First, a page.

Lisa moved away, somewhere in England, and I don't believe has seen the painting! It has been shown now in several cities and received very positive attention. I also used it for a gallery page image in an issue last year
of The Artist Magazine.

Please click here to be taken to Karen's website and her excellent gallery of works.

Saturday, November 13, 2010

Emanuel Hahn and the Art of Statue Making

30 May 1881 – 14 February 1957

I don't know how many times I have driven around Queen's Park in Toronto and down University Avenue, and marvelled at the great memorial statues which look out at the flow of life that moves around them.

I recently chanced upon information about Emanuel Otto Hahn, who was one of Canada's early sculptors. He was born in Germany and emigrated to Canada.

Emanuel studied at the Toronto Technical School and the Ontario College of Art and Industrial Design,

Among his many works you will find:

the Alexander Graham Bell Memorial in Brantford
the Baldwin-Lafontaine Monument in Ottawa
the Ned Hanlon on Toronto's CNE grounds
the Sir Adam Beck statues in Toronto
the bronze Native Indian Statue at the National Art Gallery of Canada
and the bluenose dime, the caribou quarter and the voyaguer silver dollar

Please click here to read about Emanuel Hahn in the Canadian Encyclopedia.

Please Click here to read Hahn's Wikipedia entry.

Friday, November 12, 2010

Meet Patty Henderson

Patty Henderson can be called an emerging artist since she began painting in 2002. But, to be honest,its a poor artist who isn't aware of their developing process of growth, whether they have painted for 10 years or 50. It has less do with the length of time you have painted then to how great your love of painting and commitment is, and Patti has an abundance of both of these qualities.

Patty knew where she was heading and it wasn't until after her first watercolour lesson, when she put her works in a show that she experienced the joy of validation from those who discovered her artistic side.

Patty is a great niece of the famous early Canadian artist, Homer Watson - who has long called "Uncle Homer" by family members. She works in a medical laboratory, she has 2 grown sons. Patty lives in Wallaceburg, Ontario.

She has fast tracked her painting journey by painting pet portraits and doing house commissions. Patty really gets off on painting animals. Nature resonates within her soul and her long term goal sees her painting in her retirement and building a solid collection of works to help her land her first gallery.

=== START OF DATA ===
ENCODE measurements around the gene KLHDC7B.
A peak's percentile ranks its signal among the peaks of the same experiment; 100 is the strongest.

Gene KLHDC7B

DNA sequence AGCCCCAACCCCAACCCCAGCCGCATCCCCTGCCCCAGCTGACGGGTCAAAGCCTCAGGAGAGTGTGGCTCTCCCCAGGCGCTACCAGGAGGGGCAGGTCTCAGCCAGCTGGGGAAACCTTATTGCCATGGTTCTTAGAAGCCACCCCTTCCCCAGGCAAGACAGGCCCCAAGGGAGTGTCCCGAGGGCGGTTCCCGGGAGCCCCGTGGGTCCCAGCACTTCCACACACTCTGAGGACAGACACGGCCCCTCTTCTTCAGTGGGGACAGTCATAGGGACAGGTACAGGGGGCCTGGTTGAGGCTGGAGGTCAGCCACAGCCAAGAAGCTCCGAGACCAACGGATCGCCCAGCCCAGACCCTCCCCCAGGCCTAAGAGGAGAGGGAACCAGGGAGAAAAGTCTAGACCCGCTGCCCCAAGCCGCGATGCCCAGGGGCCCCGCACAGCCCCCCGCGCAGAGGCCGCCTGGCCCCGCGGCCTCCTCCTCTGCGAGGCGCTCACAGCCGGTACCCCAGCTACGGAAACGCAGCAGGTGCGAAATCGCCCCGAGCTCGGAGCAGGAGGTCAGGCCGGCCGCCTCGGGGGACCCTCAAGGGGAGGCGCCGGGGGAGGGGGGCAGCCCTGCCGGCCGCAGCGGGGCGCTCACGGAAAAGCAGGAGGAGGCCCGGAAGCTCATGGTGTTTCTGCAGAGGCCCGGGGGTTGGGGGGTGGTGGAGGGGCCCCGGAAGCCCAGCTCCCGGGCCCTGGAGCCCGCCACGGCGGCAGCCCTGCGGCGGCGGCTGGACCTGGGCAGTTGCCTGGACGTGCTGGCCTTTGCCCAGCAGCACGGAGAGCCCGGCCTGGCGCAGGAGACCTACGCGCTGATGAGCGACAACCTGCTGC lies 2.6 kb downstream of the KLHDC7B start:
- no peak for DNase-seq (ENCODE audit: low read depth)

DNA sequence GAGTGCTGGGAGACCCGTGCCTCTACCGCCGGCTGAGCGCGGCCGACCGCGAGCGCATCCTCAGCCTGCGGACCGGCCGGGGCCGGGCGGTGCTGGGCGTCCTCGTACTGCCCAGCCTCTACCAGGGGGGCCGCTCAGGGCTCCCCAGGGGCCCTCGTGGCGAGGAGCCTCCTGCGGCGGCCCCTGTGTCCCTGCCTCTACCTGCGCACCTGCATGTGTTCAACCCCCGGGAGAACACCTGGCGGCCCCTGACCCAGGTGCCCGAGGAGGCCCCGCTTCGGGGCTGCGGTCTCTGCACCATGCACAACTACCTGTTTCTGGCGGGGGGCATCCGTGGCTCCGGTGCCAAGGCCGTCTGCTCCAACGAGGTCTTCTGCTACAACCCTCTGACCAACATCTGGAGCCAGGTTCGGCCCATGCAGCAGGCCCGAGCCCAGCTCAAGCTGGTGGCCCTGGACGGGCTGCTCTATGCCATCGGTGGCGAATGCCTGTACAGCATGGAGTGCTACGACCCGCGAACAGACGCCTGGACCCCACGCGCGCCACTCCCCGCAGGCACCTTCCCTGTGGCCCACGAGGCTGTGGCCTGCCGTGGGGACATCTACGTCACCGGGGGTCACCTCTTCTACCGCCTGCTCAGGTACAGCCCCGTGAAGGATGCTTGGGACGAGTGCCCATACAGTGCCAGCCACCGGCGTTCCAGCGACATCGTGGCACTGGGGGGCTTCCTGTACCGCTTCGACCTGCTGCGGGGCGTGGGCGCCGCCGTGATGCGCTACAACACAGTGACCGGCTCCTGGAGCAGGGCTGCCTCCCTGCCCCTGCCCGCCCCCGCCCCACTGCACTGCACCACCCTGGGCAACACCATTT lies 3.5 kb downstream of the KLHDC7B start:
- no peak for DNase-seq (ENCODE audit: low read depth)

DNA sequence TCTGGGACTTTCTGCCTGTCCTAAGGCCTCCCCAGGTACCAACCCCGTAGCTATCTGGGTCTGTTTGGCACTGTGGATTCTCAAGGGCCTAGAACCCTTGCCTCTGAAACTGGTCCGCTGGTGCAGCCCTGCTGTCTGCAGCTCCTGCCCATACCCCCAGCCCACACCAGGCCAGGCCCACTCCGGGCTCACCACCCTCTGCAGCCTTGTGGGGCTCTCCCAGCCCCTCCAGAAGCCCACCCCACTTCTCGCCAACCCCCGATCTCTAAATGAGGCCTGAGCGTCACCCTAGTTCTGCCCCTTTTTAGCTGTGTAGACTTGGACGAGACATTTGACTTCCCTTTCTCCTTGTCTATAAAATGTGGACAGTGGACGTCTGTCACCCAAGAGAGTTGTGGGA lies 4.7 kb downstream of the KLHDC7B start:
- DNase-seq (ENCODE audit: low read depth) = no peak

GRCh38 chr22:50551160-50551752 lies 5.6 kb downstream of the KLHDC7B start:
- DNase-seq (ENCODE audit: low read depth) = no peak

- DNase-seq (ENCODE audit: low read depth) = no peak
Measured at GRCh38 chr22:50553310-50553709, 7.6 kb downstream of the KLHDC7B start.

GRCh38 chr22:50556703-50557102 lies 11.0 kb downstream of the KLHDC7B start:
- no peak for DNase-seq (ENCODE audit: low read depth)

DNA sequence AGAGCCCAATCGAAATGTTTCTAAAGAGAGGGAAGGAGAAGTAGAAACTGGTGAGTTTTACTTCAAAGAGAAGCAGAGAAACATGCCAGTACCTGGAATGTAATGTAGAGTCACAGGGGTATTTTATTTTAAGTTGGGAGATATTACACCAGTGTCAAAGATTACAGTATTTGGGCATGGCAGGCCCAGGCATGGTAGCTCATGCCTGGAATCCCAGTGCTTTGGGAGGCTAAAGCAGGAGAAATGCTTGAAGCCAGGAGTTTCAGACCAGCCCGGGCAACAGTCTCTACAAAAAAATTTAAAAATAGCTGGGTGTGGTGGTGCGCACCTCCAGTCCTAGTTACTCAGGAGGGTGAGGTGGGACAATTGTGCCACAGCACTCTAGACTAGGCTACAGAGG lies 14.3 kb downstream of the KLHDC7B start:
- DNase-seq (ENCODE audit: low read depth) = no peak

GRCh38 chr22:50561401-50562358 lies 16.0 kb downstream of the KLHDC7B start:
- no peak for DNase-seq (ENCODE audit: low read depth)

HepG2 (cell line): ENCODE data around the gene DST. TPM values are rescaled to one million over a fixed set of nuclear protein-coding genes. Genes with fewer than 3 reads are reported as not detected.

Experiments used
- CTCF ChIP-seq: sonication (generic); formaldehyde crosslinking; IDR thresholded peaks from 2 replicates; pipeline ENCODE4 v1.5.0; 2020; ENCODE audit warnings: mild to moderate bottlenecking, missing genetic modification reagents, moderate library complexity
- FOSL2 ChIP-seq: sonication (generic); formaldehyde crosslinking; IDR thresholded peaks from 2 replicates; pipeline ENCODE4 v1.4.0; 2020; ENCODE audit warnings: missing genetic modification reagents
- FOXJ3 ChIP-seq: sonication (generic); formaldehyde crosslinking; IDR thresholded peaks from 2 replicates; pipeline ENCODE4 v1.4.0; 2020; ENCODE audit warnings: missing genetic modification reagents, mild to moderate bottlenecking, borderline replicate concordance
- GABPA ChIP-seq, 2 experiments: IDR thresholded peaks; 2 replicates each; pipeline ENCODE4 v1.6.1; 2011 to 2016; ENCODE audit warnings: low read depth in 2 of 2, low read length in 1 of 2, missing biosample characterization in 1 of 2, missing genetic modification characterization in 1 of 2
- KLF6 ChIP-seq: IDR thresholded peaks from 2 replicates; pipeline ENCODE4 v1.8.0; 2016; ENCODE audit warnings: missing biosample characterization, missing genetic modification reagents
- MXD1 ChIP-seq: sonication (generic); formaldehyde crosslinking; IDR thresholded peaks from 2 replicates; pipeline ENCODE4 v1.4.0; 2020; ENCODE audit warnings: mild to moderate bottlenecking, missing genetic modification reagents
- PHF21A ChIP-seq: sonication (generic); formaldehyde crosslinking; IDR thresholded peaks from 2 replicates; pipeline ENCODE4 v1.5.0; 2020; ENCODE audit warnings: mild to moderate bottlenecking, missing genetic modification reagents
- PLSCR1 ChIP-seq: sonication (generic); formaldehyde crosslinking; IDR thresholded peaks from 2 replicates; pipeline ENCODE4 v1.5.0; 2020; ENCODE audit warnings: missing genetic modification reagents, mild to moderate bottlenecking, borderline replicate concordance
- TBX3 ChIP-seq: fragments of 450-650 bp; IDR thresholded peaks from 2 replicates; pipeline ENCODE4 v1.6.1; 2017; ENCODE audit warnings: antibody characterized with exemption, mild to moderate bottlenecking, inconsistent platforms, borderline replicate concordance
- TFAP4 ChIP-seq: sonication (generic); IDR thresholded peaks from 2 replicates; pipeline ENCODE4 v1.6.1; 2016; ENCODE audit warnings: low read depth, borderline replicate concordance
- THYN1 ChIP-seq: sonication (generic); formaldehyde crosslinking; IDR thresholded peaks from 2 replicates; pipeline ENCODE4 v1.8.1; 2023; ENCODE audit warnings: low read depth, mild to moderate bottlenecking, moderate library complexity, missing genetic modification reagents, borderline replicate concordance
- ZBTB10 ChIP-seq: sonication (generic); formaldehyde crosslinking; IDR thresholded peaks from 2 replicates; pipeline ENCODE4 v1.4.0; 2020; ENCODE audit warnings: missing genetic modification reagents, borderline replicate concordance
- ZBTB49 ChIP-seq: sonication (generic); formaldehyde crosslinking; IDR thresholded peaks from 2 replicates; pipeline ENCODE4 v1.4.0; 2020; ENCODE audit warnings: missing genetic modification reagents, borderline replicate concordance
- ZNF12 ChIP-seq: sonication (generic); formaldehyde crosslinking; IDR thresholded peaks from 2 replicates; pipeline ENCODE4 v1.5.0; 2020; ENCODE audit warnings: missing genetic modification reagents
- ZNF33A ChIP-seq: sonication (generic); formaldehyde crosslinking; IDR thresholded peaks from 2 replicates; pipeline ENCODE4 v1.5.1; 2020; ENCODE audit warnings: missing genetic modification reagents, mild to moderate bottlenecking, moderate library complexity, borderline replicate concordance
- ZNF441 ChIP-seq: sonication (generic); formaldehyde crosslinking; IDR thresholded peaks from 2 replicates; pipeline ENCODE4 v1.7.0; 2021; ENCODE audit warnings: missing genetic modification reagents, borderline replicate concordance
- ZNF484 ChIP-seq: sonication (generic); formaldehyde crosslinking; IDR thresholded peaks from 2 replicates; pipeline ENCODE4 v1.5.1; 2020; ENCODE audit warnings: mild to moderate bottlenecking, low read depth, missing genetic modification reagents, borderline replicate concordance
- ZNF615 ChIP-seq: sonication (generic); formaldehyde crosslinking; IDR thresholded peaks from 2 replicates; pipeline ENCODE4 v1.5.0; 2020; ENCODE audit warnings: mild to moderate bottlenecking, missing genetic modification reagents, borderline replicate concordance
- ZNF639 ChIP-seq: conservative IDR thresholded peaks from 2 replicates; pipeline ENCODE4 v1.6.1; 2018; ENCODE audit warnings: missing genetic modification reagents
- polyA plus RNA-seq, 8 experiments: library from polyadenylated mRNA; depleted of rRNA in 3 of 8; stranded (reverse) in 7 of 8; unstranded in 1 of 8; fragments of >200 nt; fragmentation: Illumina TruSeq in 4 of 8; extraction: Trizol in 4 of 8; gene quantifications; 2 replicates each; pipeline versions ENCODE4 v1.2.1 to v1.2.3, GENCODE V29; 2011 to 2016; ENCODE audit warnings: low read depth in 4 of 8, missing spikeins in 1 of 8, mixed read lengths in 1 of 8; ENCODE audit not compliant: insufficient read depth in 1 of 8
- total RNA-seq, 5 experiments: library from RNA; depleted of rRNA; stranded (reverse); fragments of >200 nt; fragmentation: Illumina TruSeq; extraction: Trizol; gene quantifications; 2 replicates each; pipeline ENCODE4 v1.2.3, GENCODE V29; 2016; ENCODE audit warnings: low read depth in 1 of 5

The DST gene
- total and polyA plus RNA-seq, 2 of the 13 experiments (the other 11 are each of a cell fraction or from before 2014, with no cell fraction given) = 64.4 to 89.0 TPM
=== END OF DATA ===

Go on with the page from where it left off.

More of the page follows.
Dog Day Afternoon,'portrait of my sundog'

Why are we not surprised to learn that Patty has inherited great artistic genes? Patty is related to the late, famous, artist Homer Watson. She says that it was well over 30 years ago when her father last saw "Uncle Homer." He was told by Homer to pick out a picture which he could have one day. Patty says that her father couldn't accept the painting because it was an inappropriate subject for a family home. Oh my.

Patty welcomes you to check out her website. Please click here.

Thursday, November 11, 2010

Walter Seymour Allward and the Vimy Ridge Memorial

Walter Allward took eleven years to create the magnificent Vimy Ridge Memorial Statue in France. It was quite possibly his most magnificent statue.

The memorial took monument designer Walter Seymour Allward eleven years to build. King Edward VIII unveiled the memorial on 26 July 1936, in the presence of French President Albert Lebrun, 50,000 or more Canadian and French veterans, and their families. Following an extensive multi-year restoration, Queen Elizabeth II rededicated the memorial on 9 April 2007 during a ceremony commemorating the 90th anniversary of the battle. The memorial site is one of two National Historic Sites of Canada located outside of Canada and is maintained by Veterans Affairs Canada.

Picture credit: Statue at the Vimy Memorial
Fox Photos Ltd.
John F. Mould fonds
Reference Code: F 954
Archives of Ontario,

Picture Credit of Robert Allward.
Toronto Then and Now, Blog.
Please Click here

November is Art Auction Month in Canada

November 23rd: Sotheby's at the Royal Ontario Museum, Toronto
Please click here to view the auction catalogue

November 25th: Heffels, Park Hyatt Hotel, Toronto
Please click here to read the Heffel auction notice.

Important Notice - The Heffel auction in Vancouver, this past spring was live streamed onto the web.

Wednesday, November 10, 2010

Artist George McLean Presents his Landscape Painting Book


Toronto Sun photographer Andy Donato (right) chats to artist George McLean (left) at the Toronto launch of George McLean: The Living Landscape. The book, written by Virginia Eichhorn, Tom Smart and Adam Duncan Harris, was launched at the Ben McNally Bookstore in downtown Toronto.

McLean is one of Canada’s finest wildlife artist. His technical prowess, his affinity for his subject matter, and his densely layered depictions of the natural world emerge directly from his intense interest in wildlife.
Now in his seventies, his passion for the creatures and the habitat that surrounds him is as intense as it ever was, as is his desire to share his passion with others through his art.

In this new book, Tom Thomson Gallery curator Virginia Eichhorn, examines the development of McLean’s art and trace his varied influences, casting his work in the light of early 20th-century artists Carl Rungius , Bruno Liljefors, and Andrew Wyeth, with whom McLean feels a profound kinship. The $64.00 book features more than 90 large-scale colour reproductions, and is published by Goose Lane.